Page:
Primare CD32 CD player Measurements
I looked at the Primare CD32's measured performance using my Audio Precision SYS2722 system (see www.ap.com and the January 2008 "As We See It"). For some tests, I also used my vintage Audio Precision System One Dual Domain. Unless otherwise mentioned, the measured results refer to the player used with its upsampling turned off and were taken from the balanced outputs. I tested the Primare's behavior only with test signals on CD; the CD32 didn't recognize uncompressed files stored on a flash drive plugged into its rear-panel USB port, only MP3s.
Error correction was superb, the CD32 not suffering from glitches in its output with the Pierre Verany Digital Test CD until the gaps in the data spiral reached 2.5mm in length. (The CD standard specifies only that a player cope with gaps of up to 0.2mm.) The maximum output level at 1kHz was 4.16V from the balanced jacks, 2.07V from the single-ended jacks, and both sets of outputs preserved absolute polarity (ie, were non-inverting). (The XLR jacks are wired with pin 2 hot.) The balanced output impedance was a low 94 ohms at all audio frequencies. Peculiarly, it was higher from the single-ended jacks, at 370 ohms at 20Hz and 1kHz, and 362 ohms at 20kHzbut this is still low in absolute terms.
The CD32's impulse response (fig.1) indicates that the digital reconstruction filter, a Burr-Brown DF1706, is a conventional linear-phase type, with symmetrical ringing before and after the single-sample impulse mapping the FIR filter coefficients. This impulse response was not affected by upsampling to 48 or 96kHz, and neither was the filter's ultrasonic rolloff (fig.2, red trace). This graph was taken with upsampling to 96kHz turned on; the ultrasonic noise floor was a little cleaner than with no upsampling, or with upsampling to 48kHz. Though the rolloff begins just above 20kHz, the output is suppressed by 20dB at the Nyquist frequency of 22.05kHz (half the sample rate), shown by the vertical green line in fig.2. Nevertheless, the image at 25kHz of a full-scale tone at 19.1kHz (fig.2, blue trace) is suppressed by 115dB. Distortion harmonics of this tone can be seen; the second, at 38.2kHz, is the highest in level, at 78dB (0.012%).
Looking at the audioband frequency response in more detail (fig.3, blue and red traces), the output is down by just 0.3dB at 20kHz, but some small ripples can be seen in the top two octaves. With pre-emphasized data (cyan and magenta traces, offset by 1dB for clarity), the CD32 applies the correct de-emphasis, with just a tiny (0.05dB) plateau visible in the mid-treble. Channel separation (not shown) was superb, at >120dB in both directions between 200Hz and 4kHz, and still 115dB at the top of the audioband.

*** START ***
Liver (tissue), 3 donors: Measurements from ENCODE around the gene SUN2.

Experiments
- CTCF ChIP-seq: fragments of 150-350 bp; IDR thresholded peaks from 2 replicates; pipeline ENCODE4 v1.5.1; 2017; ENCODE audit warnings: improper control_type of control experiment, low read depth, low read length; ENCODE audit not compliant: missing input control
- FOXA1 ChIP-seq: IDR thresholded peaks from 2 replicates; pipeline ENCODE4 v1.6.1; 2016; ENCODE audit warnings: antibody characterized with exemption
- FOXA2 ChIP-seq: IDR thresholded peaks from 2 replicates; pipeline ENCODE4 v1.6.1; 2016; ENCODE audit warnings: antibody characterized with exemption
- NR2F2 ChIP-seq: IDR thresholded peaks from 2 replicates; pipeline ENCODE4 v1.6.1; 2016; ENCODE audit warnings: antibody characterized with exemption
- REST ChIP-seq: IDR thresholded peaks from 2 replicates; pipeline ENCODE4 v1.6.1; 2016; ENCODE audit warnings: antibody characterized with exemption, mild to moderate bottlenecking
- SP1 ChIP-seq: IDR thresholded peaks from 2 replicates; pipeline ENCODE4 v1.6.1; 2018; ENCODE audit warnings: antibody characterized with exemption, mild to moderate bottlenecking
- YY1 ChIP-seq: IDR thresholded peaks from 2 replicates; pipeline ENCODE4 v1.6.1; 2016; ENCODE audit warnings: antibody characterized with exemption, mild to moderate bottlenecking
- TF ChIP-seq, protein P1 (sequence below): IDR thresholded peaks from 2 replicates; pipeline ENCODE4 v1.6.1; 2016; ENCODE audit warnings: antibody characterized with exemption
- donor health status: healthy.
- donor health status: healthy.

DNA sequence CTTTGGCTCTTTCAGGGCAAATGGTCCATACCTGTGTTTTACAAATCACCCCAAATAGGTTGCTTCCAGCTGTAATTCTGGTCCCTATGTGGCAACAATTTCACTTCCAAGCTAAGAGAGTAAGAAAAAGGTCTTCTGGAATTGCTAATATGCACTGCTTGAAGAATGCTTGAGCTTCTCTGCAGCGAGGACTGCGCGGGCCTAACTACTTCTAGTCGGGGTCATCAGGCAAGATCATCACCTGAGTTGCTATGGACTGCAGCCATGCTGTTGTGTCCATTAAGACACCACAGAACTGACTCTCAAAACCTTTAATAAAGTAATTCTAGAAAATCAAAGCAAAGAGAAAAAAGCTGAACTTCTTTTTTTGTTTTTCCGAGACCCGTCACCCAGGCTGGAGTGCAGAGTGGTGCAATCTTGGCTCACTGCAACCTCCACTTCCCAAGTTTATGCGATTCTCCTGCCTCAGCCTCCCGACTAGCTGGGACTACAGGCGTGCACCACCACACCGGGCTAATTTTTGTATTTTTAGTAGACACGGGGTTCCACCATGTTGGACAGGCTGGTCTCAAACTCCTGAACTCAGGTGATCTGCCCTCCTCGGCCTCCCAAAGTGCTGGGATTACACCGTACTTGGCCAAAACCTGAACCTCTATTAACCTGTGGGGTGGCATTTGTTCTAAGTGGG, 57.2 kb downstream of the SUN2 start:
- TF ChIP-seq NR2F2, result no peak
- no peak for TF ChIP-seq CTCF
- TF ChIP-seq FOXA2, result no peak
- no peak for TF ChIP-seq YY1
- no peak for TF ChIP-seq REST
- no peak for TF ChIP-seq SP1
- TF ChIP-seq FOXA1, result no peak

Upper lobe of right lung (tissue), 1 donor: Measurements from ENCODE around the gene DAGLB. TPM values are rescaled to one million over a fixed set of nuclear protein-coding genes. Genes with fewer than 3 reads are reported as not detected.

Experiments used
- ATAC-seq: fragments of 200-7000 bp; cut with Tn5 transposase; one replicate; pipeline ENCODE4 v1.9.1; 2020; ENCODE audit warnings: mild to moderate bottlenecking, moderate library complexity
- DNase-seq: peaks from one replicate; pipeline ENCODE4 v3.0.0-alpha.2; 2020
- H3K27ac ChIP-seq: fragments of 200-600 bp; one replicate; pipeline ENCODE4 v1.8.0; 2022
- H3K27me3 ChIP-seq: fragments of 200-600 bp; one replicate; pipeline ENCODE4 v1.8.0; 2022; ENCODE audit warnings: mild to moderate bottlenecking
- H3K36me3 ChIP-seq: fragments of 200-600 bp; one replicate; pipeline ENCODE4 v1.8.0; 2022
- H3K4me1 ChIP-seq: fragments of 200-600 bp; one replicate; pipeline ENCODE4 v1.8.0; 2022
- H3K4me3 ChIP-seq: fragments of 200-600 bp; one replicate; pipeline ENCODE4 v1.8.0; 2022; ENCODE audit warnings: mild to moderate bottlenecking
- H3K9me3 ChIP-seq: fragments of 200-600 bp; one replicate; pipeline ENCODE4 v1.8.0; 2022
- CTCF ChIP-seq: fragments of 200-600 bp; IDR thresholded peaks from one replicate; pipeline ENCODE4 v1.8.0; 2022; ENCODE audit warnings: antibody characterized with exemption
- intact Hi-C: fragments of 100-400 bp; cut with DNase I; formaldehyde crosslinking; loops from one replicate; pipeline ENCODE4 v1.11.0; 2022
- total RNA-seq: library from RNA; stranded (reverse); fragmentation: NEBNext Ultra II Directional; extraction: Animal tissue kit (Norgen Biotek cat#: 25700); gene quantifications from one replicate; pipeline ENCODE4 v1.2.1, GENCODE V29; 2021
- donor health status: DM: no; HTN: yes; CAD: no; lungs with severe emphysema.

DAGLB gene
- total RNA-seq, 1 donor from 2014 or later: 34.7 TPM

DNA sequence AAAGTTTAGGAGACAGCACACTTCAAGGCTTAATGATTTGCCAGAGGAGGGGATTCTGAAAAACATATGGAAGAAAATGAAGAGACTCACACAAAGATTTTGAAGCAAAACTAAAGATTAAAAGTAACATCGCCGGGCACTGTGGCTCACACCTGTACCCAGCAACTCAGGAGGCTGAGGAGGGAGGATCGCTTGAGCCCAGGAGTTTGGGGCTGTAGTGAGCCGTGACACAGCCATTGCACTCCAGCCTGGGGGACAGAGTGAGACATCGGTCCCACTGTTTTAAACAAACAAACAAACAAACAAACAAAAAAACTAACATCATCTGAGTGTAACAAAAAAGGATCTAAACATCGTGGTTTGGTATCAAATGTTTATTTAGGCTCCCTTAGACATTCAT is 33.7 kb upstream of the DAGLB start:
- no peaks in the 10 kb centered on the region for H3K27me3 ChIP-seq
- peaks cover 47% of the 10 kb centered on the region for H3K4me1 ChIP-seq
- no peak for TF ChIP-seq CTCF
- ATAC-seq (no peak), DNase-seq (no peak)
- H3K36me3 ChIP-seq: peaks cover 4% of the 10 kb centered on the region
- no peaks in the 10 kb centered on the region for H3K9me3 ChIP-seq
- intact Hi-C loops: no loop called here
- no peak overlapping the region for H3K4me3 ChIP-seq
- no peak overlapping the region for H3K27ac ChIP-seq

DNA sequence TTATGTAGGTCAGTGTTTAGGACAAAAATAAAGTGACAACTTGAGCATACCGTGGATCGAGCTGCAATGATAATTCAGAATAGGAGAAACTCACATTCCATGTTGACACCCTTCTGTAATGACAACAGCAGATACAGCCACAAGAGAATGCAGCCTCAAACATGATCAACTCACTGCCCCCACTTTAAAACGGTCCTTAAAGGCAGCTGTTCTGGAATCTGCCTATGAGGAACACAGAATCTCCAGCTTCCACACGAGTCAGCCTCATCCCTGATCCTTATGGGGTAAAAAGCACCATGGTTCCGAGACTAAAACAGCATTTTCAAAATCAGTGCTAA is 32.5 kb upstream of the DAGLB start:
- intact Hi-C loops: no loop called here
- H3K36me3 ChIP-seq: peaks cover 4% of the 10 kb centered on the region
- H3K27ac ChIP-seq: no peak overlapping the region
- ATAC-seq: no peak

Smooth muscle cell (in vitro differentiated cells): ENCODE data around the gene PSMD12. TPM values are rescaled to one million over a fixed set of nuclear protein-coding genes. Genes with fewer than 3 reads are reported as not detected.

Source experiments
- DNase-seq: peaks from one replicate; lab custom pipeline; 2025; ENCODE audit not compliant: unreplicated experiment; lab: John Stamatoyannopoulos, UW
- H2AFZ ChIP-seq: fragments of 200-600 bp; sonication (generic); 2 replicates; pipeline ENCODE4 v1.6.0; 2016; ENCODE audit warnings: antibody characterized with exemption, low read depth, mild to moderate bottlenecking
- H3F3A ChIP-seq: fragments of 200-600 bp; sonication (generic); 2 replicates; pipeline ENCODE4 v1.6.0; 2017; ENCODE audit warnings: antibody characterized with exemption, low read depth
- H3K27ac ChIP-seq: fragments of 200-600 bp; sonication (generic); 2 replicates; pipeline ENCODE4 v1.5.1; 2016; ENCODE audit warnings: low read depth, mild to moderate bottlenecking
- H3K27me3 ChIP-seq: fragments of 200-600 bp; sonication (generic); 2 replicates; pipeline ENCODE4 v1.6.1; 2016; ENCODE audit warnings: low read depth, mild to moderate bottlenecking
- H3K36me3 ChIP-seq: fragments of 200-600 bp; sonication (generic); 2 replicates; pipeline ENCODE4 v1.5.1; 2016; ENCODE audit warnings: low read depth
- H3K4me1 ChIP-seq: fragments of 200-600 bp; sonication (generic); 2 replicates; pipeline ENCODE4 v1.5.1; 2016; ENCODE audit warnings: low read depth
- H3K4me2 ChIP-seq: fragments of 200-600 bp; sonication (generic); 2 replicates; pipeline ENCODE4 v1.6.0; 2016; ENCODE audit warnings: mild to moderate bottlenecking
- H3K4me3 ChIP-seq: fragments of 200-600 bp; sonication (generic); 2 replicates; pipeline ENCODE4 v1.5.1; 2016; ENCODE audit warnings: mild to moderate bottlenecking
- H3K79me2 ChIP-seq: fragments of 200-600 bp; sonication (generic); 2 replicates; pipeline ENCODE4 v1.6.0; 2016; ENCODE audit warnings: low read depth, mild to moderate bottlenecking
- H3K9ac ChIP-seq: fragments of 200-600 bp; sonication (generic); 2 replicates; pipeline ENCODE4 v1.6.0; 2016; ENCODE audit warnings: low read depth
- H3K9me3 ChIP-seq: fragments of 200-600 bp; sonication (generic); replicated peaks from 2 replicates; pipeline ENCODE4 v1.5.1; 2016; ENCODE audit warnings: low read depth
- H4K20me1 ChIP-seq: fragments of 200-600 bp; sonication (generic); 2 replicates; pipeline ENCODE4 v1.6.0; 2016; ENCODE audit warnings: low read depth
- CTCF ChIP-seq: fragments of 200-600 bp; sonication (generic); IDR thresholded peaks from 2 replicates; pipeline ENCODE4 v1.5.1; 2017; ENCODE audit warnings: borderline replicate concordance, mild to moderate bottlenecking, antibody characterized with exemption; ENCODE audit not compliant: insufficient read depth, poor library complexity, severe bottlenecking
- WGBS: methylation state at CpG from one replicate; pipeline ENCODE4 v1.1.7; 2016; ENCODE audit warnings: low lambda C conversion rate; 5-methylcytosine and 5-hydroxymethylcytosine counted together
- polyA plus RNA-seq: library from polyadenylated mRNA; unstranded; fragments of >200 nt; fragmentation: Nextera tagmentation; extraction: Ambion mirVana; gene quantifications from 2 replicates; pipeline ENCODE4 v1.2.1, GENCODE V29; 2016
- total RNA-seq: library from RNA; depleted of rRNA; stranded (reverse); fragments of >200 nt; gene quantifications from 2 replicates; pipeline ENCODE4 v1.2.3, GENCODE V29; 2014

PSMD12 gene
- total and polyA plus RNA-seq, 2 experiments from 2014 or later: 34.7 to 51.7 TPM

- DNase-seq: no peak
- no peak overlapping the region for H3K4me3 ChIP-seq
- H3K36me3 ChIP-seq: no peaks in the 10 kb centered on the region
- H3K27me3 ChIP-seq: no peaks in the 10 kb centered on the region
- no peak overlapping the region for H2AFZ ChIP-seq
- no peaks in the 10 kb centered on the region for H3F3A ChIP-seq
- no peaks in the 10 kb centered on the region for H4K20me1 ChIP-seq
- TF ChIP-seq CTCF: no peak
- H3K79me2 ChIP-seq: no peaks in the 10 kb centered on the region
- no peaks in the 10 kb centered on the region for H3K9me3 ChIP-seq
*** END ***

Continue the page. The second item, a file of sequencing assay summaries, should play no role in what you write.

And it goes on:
A problem in measuring a CD player that lacks a digital input that can handle data with a bit depth greater than 16 is that it becomes impossible to test the player's intrinsic performance. This is shown by figs.4 and 5: respectively, a 1/3-octave spectral analysis and a narrowband FFT spectral analysis of the player's output as it decoded data representing a dithered 1kHz tone at 90dBFS. In both graphs, the noise floor above 300Hz is actually the spectrum of the dither used to encode the signal. The CD's own noise is below that floor, except at low frequencies, where small peaks are evident only in the left channel (fig.4, solid trace; fig.5, blue trace), at the power-supplyrelated frequencies of 120 and 240Hz. No distortion harmonics can be seen, however.
Linearity error (not shown) was <1dB to 110dBFS, which is superb, and the CD32 correctly decoded undithered data representing a tone at exactly 90.31dBFS (fig.6). The waveform is symmetrical, DC offset is negligible, and the three DC voltage levels describing the data are well defined.
Even into the punishing 600 ohm load, harmonic distortion was relatively low (fig.7), though a series of low-level, high-order harmonics is evident. The second harmonic was higher in the left channel (blue trace) than in the right (red), at 78dB (0.012%) vs 91dB (0.0029%). The left channel also had more difference product evident when tested with an equal mix of 19 and 20kHz tones (fig.8). Finally, playing CD data representing the Miller-Dunn J-Test signal revealed no spectral spreading of the spike that represents the high-level tone at 11.025kHz (fig.9). The odd-order harmonics of the LSB-level, low-frequency squarewave are all close to the correct levels (indicated by the green line), and almost no other sidebands are visible.
The Primare CD32 offers excellent measured performance, but I keep coming back to that superb error correction. After all, a CD player's most fundamental task is to get the data off the disc, no matter how damaged that disc might be.John Atkinson